I think I need not mention that July is a packed with beer events. There's barely a free moment for beer lovers. Last year we were talking about event fatigue by mid-July. This year, I think we've gotten used to the idea. Bring on the warm weather and festivals!
|Under the tent at the 2011 OBF|
Last week, I was fortunate enough to be invited to attend the premiere of the movie, My First Oregon Brewers Festival. I'll get to the movie shortly. First, you need to know it was commissioned and presented by Art Larrance, co-founder of the OBF and Portland Brewing back in the day. Besides the festival, Art also operates the Raccoon Lodge in Raleigh Hills and the Cascade Barrel House in Southeast Portland. He is one the founding fathers of the craft beer industry in Portland.
|Eckhardt shares a thought with Larrance|
As for the movie, it is not my cup of tea. Or maybe I should say it isn't the movie I, personally, would have made. Art told me point blank he was happy with it...which is cool. The pacing, content and editing suggests it was made mostly for young folks who have yet to attend an Oregon Brewers Festival. As a promotional vehicle, that makes sense. As an historical vehicle, it doesn't work...despite interviews with many key people. Beth Harrington's wonderful OPB documentary, Beervana, is a better place to start if you want some historical perspective on the early days of craft beer in Oregon. Just saying.
Prior to the movie screening, there was a panel discussion moderated by John Foyston (subbing for Lisa "The Beer Goddess" Morrison, who was ill). Panelists included Larrance, Eckhardt, Kurt and Rob Widmer, and Karl Ockert (with Bridgeport during the first OBF). John got things going with some general questions and eventually took questions from the audience.
It's instructive to consider what these guys were thinking at that first festival in1988. They were desperately looking for a way to promote what they were doing. At the time, there was no calendar of events featuring craft beer. Indeed, there was nothing. These guys had no idea if their fledgling breweries were going to make it or not. An outdoor beer festival in the summertime seemed like a good promotional idea.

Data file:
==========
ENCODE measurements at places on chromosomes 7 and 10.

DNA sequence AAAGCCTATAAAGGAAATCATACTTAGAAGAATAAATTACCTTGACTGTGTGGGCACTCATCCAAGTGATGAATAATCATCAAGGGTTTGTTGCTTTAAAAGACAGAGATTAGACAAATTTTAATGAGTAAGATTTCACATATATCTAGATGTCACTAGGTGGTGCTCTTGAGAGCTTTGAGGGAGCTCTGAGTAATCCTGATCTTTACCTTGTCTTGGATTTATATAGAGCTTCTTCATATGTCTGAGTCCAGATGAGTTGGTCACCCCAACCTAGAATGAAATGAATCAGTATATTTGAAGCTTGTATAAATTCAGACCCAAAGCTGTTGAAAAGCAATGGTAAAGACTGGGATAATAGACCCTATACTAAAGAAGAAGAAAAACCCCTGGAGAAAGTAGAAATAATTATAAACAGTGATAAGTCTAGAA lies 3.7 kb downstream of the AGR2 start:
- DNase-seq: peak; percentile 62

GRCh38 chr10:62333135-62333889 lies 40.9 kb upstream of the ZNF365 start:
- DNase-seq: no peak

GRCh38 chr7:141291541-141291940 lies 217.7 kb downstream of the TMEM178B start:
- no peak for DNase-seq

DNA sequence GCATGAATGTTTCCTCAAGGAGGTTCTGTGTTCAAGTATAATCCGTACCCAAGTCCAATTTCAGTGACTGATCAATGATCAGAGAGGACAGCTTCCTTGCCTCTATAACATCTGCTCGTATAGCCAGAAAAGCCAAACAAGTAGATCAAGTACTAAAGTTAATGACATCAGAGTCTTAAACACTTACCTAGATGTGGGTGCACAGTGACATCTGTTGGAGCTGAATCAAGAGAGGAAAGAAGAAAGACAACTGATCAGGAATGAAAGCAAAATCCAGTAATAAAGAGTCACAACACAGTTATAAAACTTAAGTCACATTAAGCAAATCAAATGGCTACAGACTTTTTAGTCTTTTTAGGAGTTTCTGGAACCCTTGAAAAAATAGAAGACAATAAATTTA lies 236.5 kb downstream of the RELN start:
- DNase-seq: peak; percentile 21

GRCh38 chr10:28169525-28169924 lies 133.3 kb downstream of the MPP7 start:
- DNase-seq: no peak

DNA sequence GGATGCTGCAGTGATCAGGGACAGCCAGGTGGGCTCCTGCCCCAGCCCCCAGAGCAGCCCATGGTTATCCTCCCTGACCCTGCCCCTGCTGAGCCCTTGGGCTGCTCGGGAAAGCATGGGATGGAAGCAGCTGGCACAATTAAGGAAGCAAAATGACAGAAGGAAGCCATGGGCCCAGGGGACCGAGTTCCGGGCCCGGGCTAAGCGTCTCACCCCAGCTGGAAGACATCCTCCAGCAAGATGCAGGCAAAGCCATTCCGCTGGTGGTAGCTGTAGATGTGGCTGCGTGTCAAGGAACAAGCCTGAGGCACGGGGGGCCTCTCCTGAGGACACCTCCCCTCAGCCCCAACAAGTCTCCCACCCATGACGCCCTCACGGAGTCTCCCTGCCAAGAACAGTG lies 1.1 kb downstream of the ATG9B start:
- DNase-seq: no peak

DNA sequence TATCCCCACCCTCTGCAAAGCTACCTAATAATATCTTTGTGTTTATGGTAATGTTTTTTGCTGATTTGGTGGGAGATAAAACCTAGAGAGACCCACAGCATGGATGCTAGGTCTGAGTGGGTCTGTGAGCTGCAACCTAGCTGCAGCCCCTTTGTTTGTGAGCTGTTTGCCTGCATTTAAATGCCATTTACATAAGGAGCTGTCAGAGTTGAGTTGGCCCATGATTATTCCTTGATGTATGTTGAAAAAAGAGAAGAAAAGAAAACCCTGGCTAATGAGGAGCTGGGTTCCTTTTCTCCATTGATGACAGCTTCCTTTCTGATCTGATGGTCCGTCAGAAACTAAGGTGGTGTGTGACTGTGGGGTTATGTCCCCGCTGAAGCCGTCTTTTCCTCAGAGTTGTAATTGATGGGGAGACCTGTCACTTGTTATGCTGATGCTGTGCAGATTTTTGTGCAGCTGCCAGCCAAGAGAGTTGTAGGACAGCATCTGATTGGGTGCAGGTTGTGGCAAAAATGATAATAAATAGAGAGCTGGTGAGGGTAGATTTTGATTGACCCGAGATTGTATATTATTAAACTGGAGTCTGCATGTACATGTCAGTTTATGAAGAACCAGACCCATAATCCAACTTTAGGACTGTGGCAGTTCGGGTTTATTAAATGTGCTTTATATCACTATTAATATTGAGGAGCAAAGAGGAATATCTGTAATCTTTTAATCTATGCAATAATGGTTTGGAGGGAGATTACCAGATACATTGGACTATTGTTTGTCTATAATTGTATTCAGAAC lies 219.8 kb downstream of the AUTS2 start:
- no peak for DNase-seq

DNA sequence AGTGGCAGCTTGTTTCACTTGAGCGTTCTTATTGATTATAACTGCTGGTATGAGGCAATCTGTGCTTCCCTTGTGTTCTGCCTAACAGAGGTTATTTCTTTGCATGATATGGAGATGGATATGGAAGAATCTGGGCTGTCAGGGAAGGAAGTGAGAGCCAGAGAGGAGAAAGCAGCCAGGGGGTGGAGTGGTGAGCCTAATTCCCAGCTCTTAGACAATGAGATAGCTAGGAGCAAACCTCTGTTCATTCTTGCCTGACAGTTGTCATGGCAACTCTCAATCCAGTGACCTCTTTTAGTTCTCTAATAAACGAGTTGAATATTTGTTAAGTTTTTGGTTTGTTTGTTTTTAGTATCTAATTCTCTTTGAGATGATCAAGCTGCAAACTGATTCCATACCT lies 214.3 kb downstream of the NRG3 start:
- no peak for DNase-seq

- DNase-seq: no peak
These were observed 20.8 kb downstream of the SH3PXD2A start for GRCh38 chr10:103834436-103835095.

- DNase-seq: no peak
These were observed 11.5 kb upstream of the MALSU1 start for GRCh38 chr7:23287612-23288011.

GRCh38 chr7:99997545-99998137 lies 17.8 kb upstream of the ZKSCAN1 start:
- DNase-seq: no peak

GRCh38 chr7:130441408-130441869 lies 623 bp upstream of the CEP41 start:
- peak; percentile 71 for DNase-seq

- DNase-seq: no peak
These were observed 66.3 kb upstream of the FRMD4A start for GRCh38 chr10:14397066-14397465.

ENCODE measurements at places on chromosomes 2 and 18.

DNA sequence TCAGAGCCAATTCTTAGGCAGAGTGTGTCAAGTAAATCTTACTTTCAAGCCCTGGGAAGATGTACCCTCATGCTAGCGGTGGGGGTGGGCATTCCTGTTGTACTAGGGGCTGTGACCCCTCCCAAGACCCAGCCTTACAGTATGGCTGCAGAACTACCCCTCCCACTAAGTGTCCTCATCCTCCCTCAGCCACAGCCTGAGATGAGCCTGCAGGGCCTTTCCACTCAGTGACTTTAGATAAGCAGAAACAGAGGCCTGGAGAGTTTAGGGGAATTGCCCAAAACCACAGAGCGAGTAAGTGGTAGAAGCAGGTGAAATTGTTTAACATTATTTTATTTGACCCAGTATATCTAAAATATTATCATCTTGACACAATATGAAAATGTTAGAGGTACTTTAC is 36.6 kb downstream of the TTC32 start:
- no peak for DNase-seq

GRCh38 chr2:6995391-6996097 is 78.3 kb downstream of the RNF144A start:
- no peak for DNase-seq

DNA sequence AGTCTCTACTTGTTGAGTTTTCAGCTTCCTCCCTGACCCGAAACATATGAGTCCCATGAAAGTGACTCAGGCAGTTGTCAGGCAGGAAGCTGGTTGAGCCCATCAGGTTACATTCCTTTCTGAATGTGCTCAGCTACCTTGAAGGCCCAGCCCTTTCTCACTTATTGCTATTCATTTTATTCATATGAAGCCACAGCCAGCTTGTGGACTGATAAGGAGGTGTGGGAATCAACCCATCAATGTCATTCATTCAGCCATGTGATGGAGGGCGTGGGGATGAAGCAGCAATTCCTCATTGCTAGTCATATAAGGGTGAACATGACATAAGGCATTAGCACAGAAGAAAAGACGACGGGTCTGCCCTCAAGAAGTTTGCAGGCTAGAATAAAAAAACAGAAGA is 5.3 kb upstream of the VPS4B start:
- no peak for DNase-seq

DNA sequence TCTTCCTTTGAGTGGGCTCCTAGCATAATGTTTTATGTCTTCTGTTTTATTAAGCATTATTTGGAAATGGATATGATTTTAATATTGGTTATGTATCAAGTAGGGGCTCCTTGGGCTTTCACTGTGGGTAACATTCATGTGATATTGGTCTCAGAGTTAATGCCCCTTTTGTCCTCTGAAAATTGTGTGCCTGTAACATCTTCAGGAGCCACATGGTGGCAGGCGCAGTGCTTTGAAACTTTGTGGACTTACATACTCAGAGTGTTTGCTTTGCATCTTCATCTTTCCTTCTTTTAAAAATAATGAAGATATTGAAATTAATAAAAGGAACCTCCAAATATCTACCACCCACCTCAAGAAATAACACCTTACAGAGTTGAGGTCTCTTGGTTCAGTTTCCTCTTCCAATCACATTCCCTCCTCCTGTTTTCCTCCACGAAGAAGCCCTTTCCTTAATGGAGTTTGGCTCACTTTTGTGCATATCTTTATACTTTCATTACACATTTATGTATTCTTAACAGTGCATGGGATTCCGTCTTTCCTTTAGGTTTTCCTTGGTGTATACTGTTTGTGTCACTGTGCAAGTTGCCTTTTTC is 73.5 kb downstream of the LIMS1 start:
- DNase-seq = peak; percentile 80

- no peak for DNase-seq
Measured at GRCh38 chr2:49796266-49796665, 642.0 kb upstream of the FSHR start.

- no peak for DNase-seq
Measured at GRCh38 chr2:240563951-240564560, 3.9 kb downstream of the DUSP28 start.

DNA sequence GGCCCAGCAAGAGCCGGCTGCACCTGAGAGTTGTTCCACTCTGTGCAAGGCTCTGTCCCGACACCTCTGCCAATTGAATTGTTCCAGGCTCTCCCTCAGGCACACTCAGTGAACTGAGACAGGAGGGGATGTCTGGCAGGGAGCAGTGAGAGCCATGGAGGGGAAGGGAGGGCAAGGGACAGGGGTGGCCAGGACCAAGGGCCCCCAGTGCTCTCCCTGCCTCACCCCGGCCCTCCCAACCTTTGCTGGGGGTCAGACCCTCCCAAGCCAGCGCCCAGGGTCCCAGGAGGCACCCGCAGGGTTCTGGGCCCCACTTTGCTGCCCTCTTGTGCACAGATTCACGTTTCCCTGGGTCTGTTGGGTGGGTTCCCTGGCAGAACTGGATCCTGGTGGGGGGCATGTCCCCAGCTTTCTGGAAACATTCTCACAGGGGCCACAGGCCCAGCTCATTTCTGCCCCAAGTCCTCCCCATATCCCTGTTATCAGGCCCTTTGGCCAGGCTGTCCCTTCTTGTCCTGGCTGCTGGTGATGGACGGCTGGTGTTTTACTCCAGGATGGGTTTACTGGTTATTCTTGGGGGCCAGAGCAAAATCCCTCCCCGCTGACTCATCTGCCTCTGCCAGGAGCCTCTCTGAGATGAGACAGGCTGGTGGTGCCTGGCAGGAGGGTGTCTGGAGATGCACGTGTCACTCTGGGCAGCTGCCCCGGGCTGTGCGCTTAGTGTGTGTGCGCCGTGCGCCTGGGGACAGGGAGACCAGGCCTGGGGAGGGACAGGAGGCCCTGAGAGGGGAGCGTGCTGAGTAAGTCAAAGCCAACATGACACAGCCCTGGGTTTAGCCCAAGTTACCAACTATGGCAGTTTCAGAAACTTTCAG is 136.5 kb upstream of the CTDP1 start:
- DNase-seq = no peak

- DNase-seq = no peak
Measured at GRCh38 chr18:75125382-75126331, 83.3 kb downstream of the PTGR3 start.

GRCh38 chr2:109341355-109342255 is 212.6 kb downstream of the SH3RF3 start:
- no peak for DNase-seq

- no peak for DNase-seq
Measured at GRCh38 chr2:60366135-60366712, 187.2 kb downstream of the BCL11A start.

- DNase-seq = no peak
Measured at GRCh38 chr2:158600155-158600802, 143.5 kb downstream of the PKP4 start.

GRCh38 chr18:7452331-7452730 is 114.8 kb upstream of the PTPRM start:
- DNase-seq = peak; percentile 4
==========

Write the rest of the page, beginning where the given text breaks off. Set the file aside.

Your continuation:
There were 22 breweries and a single tent that first year. They planned for 5,000 beer fans over 2 days. When three times that number flooded the grounds, logistical issues cropped up. For starters, they didn't have enough beer. To keep the taps flowing, the co-founding breweries (Bridgeport, Portland Brewing and Widmer) exhausted everything they had, There were evidently quite a few guest taps around town the week after the festival. But a star was born.
|The panelists and moderator|
The most legitimate question of the evening came from someone behind me, who asked about the future of the OBF. It's a fair question...the elephant in the living room. It's plain to see what the festival has been for its first 25 years, how much its grown and what it has done for craft beer. What do the next 25 years look like?
Larrance answered the question nimbly. He intends to do the festival for another 7-8 years. Although he would like to see it grow, there are obstacles. The permit they have for Waterfront Park is for the space between the Morrison and Burnside bridges. Because of other summer events, he does not believe it will be possible to expand the space. The most readily available option is to add days.
Look, to a great extent, the OBF as it exists today is the vision of Larrance and the team he has assembled. The event isn't going to change much as long as Art sticks around. It may or may not change when he steps away. It all depends on who takes over. If his daughter Alissa or someone on the current team takes over, the OBF is likely to stay much as it has been. If an outsider takes over, all bets are off.
|Deschutes' ceremonial first keg, 2010|
My thoughts? I think slowly expanding the number of days makes great sense. You can't instantly go to five days or you will simply spread your existing attendance out. The key is going to be getting the word out to the world, since that's who you're inviting. Once you fill the park for four days, expand to five. Pretty soon you may have the thing starting on Monday instead of Thursday. Then you can start talking to the city about expanding the space. Could this wind up being an Oktoberfest-like event? You never know.
Anyway, here's to Oregon Craft Beer Month and another great Oregon Brewers Festival. I'll have more to say about his year's event in coming weeks.